Capsule Art Reviews: "Bert Long's RED Book", "David A. Brown: Trying to find my way...", "Round 32: eco, xiang, echo: meditations on the african, andean & asian diasporas"

"Bert Long's RED Book" Houston art scene fixture Bert Long presents 18 new pieces based on The Red Book, Carl Jung's personal art journal that was published for the first time last year. Jung's artwork was based largely on the symbolism of dreams, and Long mines his own personal unconscious for this show, which manages to incorporate elements evocative of Jung's personal style. Many of Long's works utilize collage; they're assemblages of objects with paintings. Several of the works on display employ deconstructed pinewood frames beautifully stained with acrylic, giving the paintings a somehow "bookish" look. Self Examination, literally the theme of the show, evokes the surrealists — Tanguy in particular — with its blobby shapes and oozy texture. It's Long examining his body's output, both physically and psychically. Stumped is a nightmare vision of a human heart on fire and dripping with water, perched on a leg and coiled with a green snake. It's ubiquitous symbolism, perhaps, but Long's presentation is powerful. Beware after viewing: Long's work, appropriately on exhibit at the Jung Center, might provoke a restless night or two. Through May 28. C.G. Jung Center, 5200 Montrose, 713-524-8253. — TS

"David A. Brown: Trying to find my way..." David A. Brown's recent photos address the way our brains process imagery. According to science, the brain analyzes 8,960 kilobits of information per second, and it's Brown's objective to freeze that process in a snapshot. He photographed buildings and storefronts in Houston (mostly downtown), catching angular reflections in windows that cast dense layers of imagery. The photos are remarkable for their ability to capture, all together, what our eyes and brains can only observe one picture at a time. One photo, Washington Ave/chest of drawers with trees, captures a furniture-store window displaying a chest of drawers, but the reflection in the glass casts trees that look as if they're perched on top of the chest, along with a ghostly vase of flowers. Downtown scenes are rendered in gorgeous architectural grids, stacking industrial components, like air-conditioning ducts, against blue skies and clouds. Brown's prints would be beautiful developed as is, but he goes a step further, displaying them in 3-D (like those Jesus pictures where his eyes blink when you move your head). The extra touch adds a sense of confusion, altering our perception of illusion and reality. It's captivating work. Through April 30. Darke Gallery, 5321 Feagan, 713-542-3802. — TS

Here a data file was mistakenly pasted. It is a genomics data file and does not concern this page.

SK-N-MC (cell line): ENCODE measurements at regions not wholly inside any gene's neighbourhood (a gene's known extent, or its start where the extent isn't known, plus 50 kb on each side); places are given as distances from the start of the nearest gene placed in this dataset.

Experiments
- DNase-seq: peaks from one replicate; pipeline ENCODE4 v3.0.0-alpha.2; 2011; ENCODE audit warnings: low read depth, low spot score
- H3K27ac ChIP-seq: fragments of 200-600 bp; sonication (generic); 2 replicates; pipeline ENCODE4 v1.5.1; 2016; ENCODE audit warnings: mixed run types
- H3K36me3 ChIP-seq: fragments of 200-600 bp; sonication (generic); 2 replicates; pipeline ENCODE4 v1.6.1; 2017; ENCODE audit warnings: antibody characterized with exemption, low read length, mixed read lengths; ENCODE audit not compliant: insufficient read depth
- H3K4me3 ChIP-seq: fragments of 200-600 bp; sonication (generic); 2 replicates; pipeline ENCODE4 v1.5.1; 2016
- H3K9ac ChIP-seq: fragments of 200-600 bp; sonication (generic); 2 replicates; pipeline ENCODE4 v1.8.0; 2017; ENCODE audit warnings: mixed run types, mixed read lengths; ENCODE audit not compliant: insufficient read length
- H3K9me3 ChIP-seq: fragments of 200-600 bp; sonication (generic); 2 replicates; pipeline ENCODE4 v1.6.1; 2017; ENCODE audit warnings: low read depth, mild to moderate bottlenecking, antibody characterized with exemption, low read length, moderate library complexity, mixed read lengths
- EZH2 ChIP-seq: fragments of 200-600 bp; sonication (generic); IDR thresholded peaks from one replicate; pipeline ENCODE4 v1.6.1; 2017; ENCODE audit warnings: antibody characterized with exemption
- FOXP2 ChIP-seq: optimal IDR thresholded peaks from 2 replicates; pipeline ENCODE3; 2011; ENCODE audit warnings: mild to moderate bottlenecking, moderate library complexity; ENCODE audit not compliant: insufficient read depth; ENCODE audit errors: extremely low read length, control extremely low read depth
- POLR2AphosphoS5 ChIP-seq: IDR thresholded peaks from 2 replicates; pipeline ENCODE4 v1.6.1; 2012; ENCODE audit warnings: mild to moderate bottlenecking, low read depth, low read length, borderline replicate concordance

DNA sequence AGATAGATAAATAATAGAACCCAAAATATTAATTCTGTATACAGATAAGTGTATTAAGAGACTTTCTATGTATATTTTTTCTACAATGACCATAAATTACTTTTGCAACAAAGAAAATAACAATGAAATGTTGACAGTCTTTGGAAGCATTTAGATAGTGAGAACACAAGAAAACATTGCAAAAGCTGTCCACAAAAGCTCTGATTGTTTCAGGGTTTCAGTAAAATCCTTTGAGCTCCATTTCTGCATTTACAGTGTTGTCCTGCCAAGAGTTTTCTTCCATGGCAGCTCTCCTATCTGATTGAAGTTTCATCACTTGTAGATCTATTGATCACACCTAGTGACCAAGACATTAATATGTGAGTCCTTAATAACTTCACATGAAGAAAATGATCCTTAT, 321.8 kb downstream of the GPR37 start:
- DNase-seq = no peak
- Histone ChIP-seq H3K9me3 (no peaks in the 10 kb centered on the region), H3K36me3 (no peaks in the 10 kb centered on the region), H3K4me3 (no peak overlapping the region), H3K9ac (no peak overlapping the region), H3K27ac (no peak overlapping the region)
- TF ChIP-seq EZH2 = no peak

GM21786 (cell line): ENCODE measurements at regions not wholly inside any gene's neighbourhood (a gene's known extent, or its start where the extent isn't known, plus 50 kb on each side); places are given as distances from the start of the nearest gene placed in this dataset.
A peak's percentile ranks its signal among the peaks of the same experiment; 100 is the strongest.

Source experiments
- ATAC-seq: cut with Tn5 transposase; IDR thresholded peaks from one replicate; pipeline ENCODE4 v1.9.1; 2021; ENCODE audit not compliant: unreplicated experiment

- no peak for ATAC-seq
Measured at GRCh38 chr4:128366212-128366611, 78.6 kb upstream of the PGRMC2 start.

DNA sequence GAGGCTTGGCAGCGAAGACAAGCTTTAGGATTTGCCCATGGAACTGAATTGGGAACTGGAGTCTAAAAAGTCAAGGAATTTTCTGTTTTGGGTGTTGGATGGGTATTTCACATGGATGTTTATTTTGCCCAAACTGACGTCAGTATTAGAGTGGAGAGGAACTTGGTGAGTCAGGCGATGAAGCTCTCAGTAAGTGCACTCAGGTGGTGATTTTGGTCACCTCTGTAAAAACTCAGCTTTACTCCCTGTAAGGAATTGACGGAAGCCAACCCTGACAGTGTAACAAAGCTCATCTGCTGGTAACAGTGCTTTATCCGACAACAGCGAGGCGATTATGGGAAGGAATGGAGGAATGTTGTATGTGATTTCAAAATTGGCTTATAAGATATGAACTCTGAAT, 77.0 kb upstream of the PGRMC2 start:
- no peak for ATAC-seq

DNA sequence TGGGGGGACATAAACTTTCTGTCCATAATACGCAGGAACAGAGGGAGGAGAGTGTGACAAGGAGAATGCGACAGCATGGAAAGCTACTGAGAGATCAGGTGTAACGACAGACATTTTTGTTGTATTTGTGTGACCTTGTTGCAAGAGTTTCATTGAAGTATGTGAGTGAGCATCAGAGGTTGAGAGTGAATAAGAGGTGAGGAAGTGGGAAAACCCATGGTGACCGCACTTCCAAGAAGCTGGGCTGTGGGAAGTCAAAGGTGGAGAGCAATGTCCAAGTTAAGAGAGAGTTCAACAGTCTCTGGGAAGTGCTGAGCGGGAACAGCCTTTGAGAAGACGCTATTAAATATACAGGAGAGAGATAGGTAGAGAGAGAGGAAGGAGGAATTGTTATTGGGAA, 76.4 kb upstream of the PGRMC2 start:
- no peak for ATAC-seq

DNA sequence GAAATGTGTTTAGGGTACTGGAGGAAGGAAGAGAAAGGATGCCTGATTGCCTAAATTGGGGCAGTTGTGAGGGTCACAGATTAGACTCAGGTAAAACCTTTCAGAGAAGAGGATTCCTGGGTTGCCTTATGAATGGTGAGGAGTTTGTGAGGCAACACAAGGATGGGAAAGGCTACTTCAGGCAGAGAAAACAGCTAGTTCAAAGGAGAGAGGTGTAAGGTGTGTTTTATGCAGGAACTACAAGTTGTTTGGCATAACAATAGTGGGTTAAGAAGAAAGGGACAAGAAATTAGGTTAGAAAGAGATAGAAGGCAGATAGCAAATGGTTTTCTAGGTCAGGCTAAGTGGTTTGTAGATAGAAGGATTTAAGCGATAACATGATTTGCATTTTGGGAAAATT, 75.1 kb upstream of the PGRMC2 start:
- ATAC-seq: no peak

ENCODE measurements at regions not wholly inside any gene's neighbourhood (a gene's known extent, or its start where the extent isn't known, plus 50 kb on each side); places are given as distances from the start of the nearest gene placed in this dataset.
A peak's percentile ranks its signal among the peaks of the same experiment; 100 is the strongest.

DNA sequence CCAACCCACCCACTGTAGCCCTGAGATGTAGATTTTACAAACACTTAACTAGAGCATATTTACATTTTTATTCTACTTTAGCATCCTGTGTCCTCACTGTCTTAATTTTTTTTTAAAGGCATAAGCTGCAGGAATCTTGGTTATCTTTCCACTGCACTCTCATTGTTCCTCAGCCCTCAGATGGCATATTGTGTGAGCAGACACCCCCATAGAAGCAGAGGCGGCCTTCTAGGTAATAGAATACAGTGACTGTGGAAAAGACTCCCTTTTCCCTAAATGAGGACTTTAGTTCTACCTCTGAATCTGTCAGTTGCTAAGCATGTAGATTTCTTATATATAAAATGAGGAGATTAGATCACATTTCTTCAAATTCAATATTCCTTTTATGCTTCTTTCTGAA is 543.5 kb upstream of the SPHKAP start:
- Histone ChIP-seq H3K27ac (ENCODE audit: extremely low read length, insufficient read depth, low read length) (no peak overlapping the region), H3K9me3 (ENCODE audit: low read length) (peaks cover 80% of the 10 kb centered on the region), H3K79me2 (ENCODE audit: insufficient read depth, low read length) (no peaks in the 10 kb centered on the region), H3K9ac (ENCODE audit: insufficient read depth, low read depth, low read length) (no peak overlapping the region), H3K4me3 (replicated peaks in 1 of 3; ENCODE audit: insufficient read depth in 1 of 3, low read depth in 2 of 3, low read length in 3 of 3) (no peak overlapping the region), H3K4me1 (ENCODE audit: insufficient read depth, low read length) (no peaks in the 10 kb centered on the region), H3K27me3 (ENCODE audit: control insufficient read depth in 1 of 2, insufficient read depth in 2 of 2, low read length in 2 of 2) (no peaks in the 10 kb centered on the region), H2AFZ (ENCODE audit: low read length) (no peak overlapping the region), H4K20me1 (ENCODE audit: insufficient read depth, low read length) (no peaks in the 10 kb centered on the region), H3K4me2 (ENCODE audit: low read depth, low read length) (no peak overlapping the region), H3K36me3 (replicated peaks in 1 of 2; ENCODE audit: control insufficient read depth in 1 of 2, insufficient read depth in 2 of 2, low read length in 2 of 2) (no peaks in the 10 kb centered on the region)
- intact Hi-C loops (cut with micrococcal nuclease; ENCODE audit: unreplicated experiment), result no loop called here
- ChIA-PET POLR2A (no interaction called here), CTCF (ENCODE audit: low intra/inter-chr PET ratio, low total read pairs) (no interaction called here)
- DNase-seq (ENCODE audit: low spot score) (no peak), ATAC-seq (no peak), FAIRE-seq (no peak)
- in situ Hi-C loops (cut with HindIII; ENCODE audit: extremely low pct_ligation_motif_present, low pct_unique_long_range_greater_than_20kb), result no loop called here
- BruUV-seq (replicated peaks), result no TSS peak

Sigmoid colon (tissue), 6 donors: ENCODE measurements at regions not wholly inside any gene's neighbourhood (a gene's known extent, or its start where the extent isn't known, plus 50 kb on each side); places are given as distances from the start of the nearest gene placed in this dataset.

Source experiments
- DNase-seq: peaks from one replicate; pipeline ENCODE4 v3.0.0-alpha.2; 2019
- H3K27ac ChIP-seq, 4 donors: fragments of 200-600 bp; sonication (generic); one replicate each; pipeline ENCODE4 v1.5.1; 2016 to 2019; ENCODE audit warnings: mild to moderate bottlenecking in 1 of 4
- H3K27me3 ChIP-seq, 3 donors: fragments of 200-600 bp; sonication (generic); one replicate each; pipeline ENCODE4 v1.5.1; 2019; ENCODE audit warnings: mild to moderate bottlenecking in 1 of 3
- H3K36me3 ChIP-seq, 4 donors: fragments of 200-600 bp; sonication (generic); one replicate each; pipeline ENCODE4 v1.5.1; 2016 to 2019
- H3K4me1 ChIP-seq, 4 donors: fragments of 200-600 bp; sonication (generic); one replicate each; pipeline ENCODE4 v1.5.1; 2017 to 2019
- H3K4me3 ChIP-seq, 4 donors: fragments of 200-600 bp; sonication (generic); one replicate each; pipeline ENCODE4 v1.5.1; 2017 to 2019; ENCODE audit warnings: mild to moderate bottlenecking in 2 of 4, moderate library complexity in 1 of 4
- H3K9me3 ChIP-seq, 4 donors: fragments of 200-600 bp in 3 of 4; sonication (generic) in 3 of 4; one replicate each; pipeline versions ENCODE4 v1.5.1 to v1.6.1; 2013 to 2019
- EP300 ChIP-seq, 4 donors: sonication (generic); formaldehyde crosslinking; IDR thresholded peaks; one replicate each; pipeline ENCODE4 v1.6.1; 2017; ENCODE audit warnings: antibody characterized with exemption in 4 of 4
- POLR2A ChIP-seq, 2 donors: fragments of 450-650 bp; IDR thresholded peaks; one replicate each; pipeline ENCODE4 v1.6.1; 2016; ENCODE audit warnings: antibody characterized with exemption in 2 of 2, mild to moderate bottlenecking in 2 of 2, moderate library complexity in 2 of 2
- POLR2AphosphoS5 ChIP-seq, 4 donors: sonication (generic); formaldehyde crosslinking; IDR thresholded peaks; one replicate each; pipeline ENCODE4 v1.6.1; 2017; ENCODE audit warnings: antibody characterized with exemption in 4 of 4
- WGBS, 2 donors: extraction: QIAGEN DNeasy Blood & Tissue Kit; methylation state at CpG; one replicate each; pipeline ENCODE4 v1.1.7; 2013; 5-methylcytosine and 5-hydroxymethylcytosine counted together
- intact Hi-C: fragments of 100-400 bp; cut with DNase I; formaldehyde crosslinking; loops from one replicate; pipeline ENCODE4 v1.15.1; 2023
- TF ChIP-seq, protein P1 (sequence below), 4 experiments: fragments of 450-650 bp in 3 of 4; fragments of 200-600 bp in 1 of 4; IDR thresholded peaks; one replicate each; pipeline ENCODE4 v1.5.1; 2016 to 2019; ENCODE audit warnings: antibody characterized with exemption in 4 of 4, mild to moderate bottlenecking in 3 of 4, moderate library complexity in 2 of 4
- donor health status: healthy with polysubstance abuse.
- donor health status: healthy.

"Round 32: eco, xiang, echo: meditations on the african, andean & asian diasporas" This round of installations at Project Row Houses examines the similarities between the cultural disseminations of Africa, South America and Asia. The works spotlight individuals and groups displaced, in a sense, from their cultural roots and traditions. Minette Lee Mangahas calls attention to an indigenous Filipino script called baybayin that exists almost exclusively on people's skin as tattoo. She drapes the room in a flesh-toned fabric and augments the surroundings with cut mirror and tattoo photos. Glexis Novoa tells the story of a Cuban relative's socialist background with a surprising installation. He traces a fine pencil line along the room's walls and occasionally interrupts it with tiny, intricate drawings of Soviet-era inspired imagery, like communist statues and architecture, tangled together somehow in string and strewn banners, possibly in a state of decay. Mendi + Keith Obadike weave sounds of the Third Ward community into their visually and aurally mesmerizing work Sonic Mbari. Colored coils of light, cast over a long section of rocks, flicker according to the tone and volume of the audio track. It echoes the Nigerian concept of the Mbari, a religious offering designed for a specific community. Through June 20. Project Row Houses, 2521 Holman, 713-526-7662. — TS

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Troy Schulze
Contact: Troy Schulze